Reviews | After the Tel Aviv attack, we must wake up from the endless delirium
Except this time it was my daughters who were in Tel Aviv, and when I got their texts saying, ‘I’m safe,’ I was the one who let out my breath, feeling guilty. because I knew that other parents would receive a different message.
Forty-four years have passed since I heard an explosion three blocks away – a “work accident” I remember hearing later, because the terrorist had wanted to leave it downtown, not explode with it in a dark corner on the outskirts of town – and it seems that not much time has passed.
I am a professional journalist. The job description says I’m expected to be level-headed and analytical. Forgive me, but here’s a hot blood test.
We, between the Mediterranean and Jordan, we are crazy. We did the same things over and over, hurting each other and getting nowhere.
Those among the Palestinians who believe that blowing up buses and shooting young people in a bar will bring them some form of liberation, or persuade us to surrender or leave, is mind-blowing. The method was tested for about 70 years and failed. Overall, seeing people randomly killed makes those around them – both family and the greater tribe – angry and stubborn.
When Palestinian news feeds refer to Tel Aviv residents fleeing an attack as “settlers” or a woman killed inside Israel by a rocket from Gaza as “colon … inside occupied Palestine”, they do public relations work for the current settlement movement in the occupied West Bank. Because Israelis – with the possible exception of a certain number able to gather in a small seminar room or the like to chant post-colonial phrases borrowed from elsewhere – do not regard pre-1967 Israel as an occupation. We are not settlers with a motherland to which we can return. The message that Tel Aviv is a settlement only convinces more Israelis that abandoning the West Bank settlements and ending the occupation will bring no calm to our lives.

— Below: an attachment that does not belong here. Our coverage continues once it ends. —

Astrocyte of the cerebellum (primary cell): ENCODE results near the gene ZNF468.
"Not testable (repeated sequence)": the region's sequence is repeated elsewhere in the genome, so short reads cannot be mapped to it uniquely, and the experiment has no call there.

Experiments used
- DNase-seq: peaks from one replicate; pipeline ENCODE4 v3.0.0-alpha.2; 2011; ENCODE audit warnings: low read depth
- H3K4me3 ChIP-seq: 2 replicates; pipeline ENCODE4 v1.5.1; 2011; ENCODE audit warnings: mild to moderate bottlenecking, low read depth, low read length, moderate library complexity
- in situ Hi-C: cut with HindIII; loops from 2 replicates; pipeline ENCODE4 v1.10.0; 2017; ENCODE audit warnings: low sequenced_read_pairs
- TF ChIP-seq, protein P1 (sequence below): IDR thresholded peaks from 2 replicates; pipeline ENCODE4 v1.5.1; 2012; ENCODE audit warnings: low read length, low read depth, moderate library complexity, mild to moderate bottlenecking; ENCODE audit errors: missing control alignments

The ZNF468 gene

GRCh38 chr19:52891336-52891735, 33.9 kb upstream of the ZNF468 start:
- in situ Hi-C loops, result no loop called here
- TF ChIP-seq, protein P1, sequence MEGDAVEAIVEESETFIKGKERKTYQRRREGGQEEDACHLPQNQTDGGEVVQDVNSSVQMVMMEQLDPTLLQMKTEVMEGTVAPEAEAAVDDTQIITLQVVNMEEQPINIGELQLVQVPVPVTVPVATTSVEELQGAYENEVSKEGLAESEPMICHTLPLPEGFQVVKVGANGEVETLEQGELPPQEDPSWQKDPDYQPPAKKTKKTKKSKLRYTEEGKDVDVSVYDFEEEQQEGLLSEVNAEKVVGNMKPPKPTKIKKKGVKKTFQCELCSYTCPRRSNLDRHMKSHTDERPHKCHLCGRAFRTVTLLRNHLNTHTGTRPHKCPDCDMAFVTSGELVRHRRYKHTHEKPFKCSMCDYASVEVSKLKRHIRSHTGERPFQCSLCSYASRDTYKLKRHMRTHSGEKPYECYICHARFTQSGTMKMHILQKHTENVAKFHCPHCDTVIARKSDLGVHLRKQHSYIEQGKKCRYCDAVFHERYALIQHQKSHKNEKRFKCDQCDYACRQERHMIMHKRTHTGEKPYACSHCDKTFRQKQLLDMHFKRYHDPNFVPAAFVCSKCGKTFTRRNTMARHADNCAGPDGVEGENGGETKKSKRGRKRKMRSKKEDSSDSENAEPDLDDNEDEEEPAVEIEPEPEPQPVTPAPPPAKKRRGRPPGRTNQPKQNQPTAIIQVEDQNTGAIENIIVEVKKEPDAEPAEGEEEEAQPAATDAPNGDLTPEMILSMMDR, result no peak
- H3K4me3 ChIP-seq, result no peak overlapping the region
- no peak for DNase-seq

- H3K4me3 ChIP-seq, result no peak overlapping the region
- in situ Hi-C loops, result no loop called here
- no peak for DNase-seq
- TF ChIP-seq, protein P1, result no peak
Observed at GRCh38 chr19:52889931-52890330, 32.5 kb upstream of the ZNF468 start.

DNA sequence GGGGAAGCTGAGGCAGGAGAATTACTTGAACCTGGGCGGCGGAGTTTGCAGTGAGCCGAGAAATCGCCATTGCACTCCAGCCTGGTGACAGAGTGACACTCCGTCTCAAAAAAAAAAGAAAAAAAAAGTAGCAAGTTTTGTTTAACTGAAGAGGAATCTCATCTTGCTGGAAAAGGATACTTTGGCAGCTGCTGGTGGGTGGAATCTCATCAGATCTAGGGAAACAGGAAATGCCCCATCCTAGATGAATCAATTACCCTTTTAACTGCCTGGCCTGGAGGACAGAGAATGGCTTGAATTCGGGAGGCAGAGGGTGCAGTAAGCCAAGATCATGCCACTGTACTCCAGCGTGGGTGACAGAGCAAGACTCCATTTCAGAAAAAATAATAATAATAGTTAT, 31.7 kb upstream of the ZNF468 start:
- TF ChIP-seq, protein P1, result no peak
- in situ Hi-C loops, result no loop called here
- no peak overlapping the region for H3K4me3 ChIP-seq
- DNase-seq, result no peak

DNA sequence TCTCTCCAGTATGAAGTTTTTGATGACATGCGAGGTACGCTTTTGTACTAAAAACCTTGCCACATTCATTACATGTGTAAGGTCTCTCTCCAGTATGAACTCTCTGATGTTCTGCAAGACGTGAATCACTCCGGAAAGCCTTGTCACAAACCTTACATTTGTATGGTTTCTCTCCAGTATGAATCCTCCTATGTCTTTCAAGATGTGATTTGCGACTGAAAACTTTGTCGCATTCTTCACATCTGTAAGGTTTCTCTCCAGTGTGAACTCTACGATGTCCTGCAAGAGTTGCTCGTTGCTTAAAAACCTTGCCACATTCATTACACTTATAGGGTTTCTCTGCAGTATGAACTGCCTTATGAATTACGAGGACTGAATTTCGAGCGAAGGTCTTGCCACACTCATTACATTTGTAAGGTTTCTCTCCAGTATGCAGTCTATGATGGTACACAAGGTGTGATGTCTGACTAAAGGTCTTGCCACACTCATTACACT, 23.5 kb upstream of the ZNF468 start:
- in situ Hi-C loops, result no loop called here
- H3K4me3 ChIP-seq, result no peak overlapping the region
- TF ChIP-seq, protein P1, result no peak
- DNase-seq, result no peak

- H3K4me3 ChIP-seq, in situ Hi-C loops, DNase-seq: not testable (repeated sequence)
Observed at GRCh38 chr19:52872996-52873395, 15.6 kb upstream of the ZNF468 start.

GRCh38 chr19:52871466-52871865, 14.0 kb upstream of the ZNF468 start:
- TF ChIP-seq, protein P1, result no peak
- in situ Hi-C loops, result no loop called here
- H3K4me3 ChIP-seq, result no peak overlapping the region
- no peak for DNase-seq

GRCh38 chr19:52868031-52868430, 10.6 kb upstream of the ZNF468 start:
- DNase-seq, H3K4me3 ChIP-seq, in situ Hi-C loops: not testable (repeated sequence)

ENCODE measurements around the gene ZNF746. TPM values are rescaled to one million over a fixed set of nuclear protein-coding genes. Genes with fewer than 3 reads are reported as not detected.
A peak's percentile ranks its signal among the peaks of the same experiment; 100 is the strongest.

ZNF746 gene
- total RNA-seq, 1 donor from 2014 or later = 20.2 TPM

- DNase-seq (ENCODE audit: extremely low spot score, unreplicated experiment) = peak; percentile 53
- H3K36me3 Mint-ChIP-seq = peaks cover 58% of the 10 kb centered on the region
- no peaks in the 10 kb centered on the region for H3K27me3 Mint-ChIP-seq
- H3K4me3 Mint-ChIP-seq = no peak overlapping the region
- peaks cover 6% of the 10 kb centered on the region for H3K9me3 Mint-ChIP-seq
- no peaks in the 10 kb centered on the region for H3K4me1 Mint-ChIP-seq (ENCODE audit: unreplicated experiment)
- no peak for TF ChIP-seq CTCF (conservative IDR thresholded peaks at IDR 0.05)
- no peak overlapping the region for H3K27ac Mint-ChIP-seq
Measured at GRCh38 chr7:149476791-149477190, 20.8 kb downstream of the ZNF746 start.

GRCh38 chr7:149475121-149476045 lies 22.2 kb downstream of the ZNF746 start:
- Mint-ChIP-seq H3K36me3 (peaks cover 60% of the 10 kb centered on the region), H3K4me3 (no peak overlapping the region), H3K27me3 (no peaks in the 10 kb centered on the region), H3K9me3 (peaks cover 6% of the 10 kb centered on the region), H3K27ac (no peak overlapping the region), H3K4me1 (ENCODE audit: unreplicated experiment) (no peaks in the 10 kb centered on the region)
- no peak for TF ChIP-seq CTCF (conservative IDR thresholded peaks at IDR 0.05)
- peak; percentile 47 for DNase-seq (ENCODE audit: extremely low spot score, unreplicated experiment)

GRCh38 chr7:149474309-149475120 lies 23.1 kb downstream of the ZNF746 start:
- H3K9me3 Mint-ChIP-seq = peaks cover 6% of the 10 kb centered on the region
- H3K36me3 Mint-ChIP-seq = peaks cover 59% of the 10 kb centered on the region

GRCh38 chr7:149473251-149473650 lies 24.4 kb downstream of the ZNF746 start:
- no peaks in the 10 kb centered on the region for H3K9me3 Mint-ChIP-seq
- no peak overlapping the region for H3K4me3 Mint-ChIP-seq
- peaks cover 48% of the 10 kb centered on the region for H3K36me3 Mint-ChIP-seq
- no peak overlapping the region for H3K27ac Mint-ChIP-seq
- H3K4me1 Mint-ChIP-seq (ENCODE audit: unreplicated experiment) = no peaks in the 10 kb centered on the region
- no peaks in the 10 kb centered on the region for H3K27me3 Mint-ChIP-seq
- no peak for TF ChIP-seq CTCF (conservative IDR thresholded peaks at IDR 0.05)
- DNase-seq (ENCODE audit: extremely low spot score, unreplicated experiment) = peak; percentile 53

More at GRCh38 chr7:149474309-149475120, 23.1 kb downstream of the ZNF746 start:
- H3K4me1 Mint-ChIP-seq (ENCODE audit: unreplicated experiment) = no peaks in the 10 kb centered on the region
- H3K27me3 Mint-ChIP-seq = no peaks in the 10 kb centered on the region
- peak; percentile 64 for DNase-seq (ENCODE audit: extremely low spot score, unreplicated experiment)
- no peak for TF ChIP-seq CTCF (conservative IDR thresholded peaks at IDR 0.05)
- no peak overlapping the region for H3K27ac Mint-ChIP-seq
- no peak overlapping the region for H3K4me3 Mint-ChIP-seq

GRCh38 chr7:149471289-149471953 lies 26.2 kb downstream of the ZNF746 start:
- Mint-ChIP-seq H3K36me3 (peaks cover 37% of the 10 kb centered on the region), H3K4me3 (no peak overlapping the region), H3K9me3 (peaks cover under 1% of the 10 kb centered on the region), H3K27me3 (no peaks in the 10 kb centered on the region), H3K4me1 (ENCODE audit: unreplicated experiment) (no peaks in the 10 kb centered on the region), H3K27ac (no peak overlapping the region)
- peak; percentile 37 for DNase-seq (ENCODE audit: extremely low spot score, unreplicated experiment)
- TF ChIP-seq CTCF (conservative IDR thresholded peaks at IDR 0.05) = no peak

I don’t like to say this, because I truly believe that Israel must end its occupation of the West Bank, for the sake of the Palestinians and, selfishly, for ours.
It hurts me a lot to say it too – my neighbors will correctly tell me it’s in bad taste while the doctors are still trying to save the wounded and families mourn the dead – but the Israeli government suffers from its own hallucinations.
say, like our prime minister has, that there will be no peace agreement with the Palestinians during his tenure does not make us any safer. This induces despair among the Palestinians, and while desperation leads many to give up, it leads a small number to resort to evil and desperate means to rouse the quiet masses, such as shooting at a bar at the start of the weekend. Israeli.
Celebrating a meeting of Israeli, Moroccan, Emirati, Bahraini and Egyptian foreign ministers does not bring us closer to peace on the home front, because it only signals that the Arab states have also abandoned the Palestinians, which breeds more despair. . We know where this leads.
Nor consistently – as a matter of policy or metastasized neglect – ignore settler attacks on the Palestinians, or treat the death Palestinians at the hands of soldiers in the West Bank like noise from distant galaxies, brings us closer to peace. As I mentioned, killing people makes their neighbors and tribe stubborn, angry, and uncompromising.
For the Palestinians to truly achieve independence, the first thing to do is to organize a velvet revolution against the Palestinian Authority in Ramallah and Hamas in Gaza, and to create a united government capable of negotiating an end to the conflict. For the Israelis to achieve peace, we must elect a government that brings the settlers home even before peace, to show that we are serious.
I am tired of hearing my voice speak these truths, which are as obvious as the futility of terror and as constant as repeated moments of pain. We have to wake up from endless illusions. We need a simultaneous burst of sanity.